Lee Weisert, faculty member and composer, served as curator for UNC Chapel Hill Department of Music’s recent electroacoustic music concert. The program of electronic music was bookended by works composed by two pioneers: Iannis Xenakis and Morton Subotnick. Dr. Weisert played the four recorded pieces with brief pauses. Seated cinema-style, with the lights out, my experience was similar to listening to a soundtrack – without the film.
Iannis Xenakis (1922-2001) was a Renaissance man whose musical inspiration, like many, was Beethoven. But his compositions were informed by his training in engineering and architecture. Besides his technical contributions (he established the School of Mathematical and Automatic Music), Xenakis will be remembered for the beautiful textures he created. "Hibiki-Hana-Ma” (1969-70) was commissioned for a recording for the Federation of Iron and Steel Companies' pavilion at the Osaka World's Fair in 1970. From the opening metallic waves to the clatter of wind chimes, Xenakis' sound world is still fascinating to hear.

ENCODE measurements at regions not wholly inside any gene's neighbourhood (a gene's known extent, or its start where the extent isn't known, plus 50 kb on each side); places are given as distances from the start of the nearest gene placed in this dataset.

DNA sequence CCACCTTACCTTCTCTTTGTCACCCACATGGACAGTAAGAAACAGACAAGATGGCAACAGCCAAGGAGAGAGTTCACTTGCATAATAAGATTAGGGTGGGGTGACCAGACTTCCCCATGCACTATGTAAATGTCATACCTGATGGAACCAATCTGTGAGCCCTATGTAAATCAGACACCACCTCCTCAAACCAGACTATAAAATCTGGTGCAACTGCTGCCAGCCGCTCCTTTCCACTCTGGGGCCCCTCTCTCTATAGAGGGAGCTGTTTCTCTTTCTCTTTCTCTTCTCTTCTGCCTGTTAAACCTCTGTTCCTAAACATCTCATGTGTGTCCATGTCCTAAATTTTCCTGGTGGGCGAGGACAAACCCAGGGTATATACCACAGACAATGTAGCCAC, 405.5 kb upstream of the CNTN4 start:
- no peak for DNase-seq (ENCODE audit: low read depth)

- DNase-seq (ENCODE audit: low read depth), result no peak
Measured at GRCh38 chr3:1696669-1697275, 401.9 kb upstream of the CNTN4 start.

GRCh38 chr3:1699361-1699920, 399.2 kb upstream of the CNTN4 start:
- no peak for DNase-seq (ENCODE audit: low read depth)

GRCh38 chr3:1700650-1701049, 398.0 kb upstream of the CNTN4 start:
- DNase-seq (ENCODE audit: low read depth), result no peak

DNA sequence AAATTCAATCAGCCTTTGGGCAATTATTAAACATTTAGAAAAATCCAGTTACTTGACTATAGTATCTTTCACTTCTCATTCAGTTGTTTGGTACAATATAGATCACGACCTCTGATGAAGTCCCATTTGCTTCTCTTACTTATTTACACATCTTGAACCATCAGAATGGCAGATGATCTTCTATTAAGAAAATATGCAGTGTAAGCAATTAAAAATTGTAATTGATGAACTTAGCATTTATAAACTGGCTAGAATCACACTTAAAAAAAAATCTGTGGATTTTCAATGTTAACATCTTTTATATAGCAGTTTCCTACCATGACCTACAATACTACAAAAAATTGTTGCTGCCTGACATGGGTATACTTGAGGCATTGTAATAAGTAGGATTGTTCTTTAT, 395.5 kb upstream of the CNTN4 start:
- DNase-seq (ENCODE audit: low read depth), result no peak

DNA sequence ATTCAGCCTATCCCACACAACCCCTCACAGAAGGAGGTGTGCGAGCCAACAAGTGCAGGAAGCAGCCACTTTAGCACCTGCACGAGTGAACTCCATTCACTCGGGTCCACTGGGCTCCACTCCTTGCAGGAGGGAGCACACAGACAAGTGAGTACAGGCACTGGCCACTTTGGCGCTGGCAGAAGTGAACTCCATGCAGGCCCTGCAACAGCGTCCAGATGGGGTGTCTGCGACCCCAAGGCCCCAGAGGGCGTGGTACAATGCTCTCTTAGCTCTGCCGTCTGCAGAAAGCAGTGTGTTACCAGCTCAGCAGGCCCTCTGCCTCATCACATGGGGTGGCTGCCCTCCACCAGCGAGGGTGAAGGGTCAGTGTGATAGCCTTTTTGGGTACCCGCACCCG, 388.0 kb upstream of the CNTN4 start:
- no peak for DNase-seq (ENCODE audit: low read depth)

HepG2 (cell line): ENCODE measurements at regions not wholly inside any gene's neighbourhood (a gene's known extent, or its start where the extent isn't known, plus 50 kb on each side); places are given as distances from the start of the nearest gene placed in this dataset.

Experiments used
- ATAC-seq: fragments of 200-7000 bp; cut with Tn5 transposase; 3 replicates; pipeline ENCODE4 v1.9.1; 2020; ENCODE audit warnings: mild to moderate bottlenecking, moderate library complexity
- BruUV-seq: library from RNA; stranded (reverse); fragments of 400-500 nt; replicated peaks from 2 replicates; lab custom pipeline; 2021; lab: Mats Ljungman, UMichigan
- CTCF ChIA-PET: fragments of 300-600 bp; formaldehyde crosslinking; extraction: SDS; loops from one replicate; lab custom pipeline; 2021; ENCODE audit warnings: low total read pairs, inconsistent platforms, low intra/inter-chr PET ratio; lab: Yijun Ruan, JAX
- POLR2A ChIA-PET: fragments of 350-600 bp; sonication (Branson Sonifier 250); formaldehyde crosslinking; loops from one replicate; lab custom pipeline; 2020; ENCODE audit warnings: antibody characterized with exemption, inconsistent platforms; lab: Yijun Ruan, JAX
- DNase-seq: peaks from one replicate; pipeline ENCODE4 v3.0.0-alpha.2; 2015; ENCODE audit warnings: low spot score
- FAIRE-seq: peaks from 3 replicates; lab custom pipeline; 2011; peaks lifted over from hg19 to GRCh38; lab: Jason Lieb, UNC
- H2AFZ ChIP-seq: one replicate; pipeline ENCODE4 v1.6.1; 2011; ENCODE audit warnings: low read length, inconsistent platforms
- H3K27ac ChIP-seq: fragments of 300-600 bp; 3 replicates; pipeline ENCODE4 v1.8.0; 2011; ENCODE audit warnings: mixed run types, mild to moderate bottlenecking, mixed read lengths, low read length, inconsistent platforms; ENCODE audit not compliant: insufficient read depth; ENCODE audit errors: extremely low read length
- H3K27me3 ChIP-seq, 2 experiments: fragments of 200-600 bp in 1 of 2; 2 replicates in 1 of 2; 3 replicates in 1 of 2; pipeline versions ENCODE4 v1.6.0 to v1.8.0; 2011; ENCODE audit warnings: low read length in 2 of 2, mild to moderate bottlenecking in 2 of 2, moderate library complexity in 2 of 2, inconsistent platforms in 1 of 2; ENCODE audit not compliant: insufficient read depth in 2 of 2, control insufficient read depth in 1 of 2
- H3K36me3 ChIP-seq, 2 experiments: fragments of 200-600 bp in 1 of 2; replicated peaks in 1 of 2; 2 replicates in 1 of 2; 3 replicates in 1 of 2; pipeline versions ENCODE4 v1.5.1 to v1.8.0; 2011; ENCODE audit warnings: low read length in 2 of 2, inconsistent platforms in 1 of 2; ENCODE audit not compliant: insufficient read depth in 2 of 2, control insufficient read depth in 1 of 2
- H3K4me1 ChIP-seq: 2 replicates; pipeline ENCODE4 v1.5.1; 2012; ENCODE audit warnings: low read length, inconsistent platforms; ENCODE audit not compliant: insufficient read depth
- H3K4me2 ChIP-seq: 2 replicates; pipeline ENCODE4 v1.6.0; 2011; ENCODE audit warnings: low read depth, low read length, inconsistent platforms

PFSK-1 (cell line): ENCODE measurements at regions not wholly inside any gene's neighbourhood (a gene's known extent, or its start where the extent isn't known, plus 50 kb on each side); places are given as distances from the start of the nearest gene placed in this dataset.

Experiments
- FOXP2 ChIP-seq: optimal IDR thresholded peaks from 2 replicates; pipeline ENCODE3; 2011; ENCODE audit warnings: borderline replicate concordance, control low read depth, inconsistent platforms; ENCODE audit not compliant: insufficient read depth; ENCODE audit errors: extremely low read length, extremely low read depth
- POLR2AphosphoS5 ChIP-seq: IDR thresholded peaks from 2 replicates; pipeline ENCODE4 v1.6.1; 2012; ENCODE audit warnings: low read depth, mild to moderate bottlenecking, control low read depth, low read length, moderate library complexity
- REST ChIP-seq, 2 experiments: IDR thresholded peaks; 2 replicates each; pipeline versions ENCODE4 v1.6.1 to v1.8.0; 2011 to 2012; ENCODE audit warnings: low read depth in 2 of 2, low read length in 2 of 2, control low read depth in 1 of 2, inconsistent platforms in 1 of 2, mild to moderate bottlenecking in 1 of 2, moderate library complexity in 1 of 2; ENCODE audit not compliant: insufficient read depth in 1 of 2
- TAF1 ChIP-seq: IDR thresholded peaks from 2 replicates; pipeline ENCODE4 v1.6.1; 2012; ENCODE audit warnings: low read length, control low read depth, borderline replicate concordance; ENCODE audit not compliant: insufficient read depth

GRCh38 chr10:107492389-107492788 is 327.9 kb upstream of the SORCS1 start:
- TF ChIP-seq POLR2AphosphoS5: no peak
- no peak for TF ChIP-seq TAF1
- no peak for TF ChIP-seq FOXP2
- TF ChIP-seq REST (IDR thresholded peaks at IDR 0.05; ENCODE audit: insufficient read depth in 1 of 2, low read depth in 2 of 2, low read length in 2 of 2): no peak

Considered a leading innovator, Morton Subotnick (b. 1933) is still a very active member of the composition community. His Pitch Painter for iPad, for example, allows very young children to engage in the process of making music. "Until Spring" (1975) made me feel as if I were inside his sound world the same way Disney films draws me into colorful imaginary dramas. Episodes of whirring, bouncing, dreamy, funny, and menacing sounds are strung together with moments of silence that create a sense of anticipation for what comes next. I was completely unaware of time and on the edge of my seat.
"Wild Arc" (2013) by Lee Weisert is part of an album by the same name that was released in 2014. In his program notes, Weisert quotes Ralph H. Fox and Emil Artin's Some Wild Cells and Spheres in Three-Dimensional Space. (See a drawing of the wild arc here.) Suffice it to say, one can easily enjoy the music without understanding the mathematics of a curved polyhedron. The sound in Weisert's composition is resonant and otherworldly. And though one might enjoy listening with headphones, nothing quite reproduces the sound emanating from wonderful speakers.
Weisert also played Chris Mercer's enchanting "Trapdoor Piano" (2012).
The final pause and return of the lights led to a hearty applause.